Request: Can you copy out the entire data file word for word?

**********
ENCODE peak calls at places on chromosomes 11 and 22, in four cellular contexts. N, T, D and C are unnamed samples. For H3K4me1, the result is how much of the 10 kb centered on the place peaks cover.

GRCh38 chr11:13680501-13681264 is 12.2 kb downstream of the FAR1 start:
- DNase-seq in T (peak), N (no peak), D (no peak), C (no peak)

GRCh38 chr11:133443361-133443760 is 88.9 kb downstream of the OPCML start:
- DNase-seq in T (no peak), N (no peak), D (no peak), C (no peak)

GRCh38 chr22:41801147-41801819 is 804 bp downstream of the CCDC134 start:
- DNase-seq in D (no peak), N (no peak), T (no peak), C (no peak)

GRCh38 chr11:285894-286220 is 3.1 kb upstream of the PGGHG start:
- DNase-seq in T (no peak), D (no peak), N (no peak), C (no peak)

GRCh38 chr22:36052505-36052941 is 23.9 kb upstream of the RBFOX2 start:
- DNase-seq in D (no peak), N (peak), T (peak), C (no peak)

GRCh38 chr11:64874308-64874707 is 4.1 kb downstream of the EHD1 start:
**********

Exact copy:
ENCODE peak calls at places on chromosomes 11 and 22, in four cellular contexts. N, T, D and C are unnamed samples. For H3K4me1, the result is how much of the 10 kb centered on the place peaks cover.

GRCh38 chr11:13680501-13681264 is 12.2 kb downstream of the FAR1 start:
- DNase-seq in T (peak), N (no peak), D (no peak), C (no peak)

GRCh38 chr11:133443361-133443760 is 88.9 kb downstream of the OPCML start:
- DNase-seq in T (no peak), N (no peak), D (no peak), C (no peak)

GRCh38 chr22:41801147-41801819 is 804 bp downstream of the CCDC134 start:
- DNase-seq in D (no peak), N (no peak), T (no peak), C (no peak)

GRCh38 chr11:285894-286220 is 3.1 kb upstream of the PGGHG start:
- DNase-seq in T (no peak), D (no peak), N (no peak), C (no peak)

GRCh38 chr22:36052505-36052941 is 23.9 kb upstream of the RBFOX2 start:
- DNase-seq in D (no peak), N (peak), T (peak), C (no peak)

GRCh38 chr11:64874308-64874707 is 4.1 kb downstream of the EHD1 start: